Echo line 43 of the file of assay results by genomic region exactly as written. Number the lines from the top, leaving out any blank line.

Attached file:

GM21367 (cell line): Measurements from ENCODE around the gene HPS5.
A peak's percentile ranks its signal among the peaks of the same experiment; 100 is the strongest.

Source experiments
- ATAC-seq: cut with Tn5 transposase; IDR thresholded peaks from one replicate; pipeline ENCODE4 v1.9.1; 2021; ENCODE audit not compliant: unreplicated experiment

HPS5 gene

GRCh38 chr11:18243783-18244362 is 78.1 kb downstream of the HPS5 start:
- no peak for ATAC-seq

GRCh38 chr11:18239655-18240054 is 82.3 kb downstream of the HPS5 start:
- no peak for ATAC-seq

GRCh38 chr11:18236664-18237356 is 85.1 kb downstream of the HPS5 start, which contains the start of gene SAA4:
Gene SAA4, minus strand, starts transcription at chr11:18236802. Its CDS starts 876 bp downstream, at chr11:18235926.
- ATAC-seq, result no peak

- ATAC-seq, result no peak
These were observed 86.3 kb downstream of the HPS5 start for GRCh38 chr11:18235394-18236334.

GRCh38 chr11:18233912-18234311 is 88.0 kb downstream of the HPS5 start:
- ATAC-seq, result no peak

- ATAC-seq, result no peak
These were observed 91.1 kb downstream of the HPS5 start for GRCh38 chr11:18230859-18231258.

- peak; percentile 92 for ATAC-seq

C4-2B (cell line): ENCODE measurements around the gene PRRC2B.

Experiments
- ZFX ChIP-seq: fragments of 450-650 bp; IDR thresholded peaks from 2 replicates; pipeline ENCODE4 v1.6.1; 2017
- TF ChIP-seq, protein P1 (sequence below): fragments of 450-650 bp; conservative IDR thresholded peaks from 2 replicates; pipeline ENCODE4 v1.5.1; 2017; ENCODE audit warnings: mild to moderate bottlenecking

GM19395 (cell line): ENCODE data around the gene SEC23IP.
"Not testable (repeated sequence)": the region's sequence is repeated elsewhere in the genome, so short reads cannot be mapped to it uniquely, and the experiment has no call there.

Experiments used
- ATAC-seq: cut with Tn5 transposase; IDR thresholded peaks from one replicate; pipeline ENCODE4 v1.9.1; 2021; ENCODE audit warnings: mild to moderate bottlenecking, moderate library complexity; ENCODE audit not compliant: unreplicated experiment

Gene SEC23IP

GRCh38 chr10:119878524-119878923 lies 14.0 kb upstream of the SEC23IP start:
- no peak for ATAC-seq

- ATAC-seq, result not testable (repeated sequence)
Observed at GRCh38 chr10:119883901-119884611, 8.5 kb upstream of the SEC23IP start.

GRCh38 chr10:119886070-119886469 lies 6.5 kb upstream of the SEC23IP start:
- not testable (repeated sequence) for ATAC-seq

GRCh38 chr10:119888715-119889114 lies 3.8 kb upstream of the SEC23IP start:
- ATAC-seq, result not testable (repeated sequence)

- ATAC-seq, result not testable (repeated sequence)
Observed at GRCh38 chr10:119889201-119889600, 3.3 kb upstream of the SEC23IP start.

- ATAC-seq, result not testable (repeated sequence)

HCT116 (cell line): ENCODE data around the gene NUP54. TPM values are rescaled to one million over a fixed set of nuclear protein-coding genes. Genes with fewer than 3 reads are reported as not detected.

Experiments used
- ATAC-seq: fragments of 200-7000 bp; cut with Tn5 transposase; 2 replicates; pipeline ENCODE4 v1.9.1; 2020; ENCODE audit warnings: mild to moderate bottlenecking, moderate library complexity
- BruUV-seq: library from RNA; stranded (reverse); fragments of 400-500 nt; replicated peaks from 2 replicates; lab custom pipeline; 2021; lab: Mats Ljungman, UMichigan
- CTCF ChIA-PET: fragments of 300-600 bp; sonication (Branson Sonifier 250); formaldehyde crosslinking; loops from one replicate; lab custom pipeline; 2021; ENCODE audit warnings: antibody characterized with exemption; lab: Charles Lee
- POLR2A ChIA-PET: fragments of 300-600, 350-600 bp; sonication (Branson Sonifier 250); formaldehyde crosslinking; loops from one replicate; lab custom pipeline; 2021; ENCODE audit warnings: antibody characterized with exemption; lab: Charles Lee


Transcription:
- BruUV-seq: library from RNA; stranded (reverse); fragments of 400-500 nt; replicated peaks from 2 replicates; lab custom pipeline; 2021; lab: Mats Ljungman, UMichigan